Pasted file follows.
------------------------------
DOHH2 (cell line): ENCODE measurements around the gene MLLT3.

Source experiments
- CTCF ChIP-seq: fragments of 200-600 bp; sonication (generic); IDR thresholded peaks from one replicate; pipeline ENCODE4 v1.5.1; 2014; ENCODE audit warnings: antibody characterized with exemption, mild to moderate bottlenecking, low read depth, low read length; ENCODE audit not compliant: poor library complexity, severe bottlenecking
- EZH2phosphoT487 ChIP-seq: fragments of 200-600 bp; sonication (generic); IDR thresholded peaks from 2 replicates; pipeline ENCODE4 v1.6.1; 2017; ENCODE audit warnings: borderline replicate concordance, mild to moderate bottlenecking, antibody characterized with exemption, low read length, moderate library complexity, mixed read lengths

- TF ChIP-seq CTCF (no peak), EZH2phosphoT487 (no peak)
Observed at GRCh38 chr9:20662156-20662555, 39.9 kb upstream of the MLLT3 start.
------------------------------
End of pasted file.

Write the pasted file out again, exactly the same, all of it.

DOHH2 (cell line): ENCODE measurements around the gene MLLT3.

Source experiments
- CTCF ChIP-seq: fragments of 200-600 bp; sonication (generic); IDR thresholded peaks from one replicate; pipeline ENCODE4 v1.5.1; 2014; ENCODE audit warnings: antibody characterized with exemption, mild to moderate bottlenecking, low read depth, low read length; ENCODE audit not compliant: poor library complexity, severe bottlenecking
- EZH2phosphoT487 ChIP-seq: fragments of 200-600 bp; sonication (generic); IDR thresholded peaks from 2 replicates; pipeline ENCODE4 v1.6.1; 2017; ENCODE audit warnings: borderline replicate concordance, mild to moderate bottlenecking, antibody characterized with exemption, low read length, moderate library complexity, mixed read lengths

- TF ChIP-seq CTCF (no peak), EZH2phosphoT487 (no peak)
Observed at GRCh38 chr9:20662156-20662555, 39.9 kb upstream of the MLLT3 start.